Singapore is transforming its infrastructure to fend off competition from the seas to the skies.
The island-city plans to begin operating its fifth terminal at Changi Airport, Asia’s second-busiest international aerodome, by 2030 to cater to growing travel demand, Senior Minister of State at the Ministry of Transport Lam Pin Min said in parliament Thursday. A new shopping and retail attraction named Jewel, housing the world’s tallest indoor waterfall, will open next month at Changi.
Singapore has been investing to expand its airport, port and overall transport infrastructure as a swelling middle class in the Asia Pacific region allows an increasing number of people to fly and more trade crosses its borders. Air-passenger traffic in the region is expected to more than double in the next two decades, the International Air Transport Association said.
Jewel Changi Airport will offer early check-ins, dining options as well as retail therapy for travelers and shoppers alike when it is open to the public in mid-April. Walking trails, canopy mazes and slides at the top level of the facility will open later this year. Changi is also revamping existing terminals to allow it to handle more passengers and increase automation for its baggage system.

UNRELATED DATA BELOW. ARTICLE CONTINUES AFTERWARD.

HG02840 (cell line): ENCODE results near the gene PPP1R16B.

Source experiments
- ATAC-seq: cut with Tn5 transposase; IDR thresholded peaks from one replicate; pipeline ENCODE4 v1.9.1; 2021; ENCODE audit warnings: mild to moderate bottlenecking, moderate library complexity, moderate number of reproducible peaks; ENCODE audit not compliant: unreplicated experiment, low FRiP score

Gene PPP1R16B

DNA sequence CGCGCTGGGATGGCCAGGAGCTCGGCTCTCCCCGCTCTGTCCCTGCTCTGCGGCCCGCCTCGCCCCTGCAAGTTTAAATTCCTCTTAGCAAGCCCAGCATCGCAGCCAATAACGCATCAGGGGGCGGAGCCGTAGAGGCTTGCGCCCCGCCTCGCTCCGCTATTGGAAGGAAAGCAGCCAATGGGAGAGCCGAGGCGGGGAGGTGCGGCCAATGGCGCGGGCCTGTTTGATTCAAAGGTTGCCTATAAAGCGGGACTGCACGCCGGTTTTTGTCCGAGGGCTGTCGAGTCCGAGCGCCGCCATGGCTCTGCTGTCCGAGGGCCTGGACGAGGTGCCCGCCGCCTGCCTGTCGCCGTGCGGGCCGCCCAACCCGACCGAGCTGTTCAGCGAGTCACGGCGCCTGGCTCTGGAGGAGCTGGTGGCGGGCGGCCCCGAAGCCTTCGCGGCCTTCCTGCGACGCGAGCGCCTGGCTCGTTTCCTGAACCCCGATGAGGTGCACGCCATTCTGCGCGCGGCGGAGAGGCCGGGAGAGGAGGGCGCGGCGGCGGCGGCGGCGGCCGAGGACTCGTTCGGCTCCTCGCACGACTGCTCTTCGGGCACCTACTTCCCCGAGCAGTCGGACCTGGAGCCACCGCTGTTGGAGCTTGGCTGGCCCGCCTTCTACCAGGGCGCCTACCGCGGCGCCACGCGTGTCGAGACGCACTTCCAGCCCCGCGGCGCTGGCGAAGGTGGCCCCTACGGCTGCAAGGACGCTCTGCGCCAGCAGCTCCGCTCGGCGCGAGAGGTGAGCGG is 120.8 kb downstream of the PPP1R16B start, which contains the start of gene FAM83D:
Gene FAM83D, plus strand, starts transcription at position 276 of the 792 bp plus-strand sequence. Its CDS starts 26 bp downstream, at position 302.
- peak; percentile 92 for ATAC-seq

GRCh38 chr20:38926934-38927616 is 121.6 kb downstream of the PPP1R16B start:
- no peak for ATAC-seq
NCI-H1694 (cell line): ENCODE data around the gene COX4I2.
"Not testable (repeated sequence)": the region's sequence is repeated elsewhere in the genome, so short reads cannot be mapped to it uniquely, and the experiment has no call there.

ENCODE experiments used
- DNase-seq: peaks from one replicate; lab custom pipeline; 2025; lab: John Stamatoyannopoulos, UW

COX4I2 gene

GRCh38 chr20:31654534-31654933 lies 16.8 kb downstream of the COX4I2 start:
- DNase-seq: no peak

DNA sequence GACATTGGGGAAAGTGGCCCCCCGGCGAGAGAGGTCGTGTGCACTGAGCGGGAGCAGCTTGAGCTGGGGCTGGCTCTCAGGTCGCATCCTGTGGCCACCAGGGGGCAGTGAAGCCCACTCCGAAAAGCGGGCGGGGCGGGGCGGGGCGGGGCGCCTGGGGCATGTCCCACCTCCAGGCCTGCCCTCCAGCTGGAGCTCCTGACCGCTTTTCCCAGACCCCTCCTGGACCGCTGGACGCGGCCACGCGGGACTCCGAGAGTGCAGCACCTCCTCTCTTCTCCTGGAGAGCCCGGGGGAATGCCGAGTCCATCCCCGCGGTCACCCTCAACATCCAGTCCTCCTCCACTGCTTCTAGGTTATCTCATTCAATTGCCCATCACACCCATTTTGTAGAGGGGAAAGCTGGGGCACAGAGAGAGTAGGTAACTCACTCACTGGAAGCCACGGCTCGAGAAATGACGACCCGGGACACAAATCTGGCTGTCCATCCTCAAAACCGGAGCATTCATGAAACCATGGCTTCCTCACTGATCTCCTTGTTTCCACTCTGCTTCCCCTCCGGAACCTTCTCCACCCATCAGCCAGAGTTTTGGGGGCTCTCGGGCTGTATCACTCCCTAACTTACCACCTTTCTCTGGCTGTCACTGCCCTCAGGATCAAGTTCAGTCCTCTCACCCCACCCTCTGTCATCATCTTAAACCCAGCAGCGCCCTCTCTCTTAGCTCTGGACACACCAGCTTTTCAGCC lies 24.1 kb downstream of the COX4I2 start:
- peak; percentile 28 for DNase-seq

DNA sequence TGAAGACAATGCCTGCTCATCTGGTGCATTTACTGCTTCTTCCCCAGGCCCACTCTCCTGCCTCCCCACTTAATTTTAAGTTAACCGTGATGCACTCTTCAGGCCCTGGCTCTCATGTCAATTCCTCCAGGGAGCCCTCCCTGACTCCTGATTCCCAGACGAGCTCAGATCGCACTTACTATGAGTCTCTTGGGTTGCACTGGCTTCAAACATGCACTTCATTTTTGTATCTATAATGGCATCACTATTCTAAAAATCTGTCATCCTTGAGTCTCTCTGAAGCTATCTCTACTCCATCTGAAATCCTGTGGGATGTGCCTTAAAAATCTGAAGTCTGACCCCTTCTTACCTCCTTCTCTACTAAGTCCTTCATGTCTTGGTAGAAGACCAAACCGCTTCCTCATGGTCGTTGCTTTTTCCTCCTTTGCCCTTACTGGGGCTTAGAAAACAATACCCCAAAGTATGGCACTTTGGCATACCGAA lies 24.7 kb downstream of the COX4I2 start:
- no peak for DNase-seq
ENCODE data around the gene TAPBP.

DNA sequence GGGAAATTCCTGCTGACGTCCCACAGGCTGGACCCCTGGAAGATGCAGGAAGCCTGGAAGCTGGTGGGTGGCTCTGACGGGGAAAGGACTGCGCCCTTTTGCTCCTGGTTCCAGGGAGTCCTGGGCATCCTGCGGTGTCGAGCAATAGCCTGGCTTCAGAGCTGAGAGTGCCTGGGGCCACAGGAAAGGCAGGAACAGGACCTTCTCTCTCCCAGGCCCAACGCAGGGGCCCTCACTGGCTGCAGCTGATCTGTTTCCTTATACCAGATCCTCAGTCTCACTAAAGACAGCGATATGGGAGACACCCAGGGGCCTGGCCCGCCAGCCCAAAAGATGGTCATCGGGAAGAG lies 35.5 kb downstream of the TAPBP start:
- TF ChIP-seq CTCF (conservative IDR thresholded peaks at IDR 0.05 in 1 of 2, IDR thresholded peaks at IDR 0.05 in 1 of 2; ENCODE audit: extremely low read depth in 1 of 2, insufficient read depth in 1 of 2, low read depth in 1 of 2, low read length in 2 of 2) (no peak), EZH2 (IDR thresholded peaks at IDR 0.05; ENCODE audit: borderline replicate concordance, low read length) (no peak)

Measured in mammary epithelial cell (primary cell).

Changi Airport handled a record 65.6 million passengers last year, 5.5 percent more than in 2017.
Where ships are concerned, Singapore expects to begin operating a new port in the western part of the island in 2021 when the first phase of construction is completed. The government is moving the port facilities to Tuas from its current prime location in a waterfront area near the central business district to free up space for development.
Singapore is also preparing to provide liquefied natural gas as fuel to vessels at its port by 2020, Minister Lam said. That’s when shipping companies will be required to meet more stringent global rules set by the International Maritime Organization to cut sulfur emissions, mostly through the use of cleaner fuel or by installing exhaust-cleaning equipment on board vessels. (Bloomberg)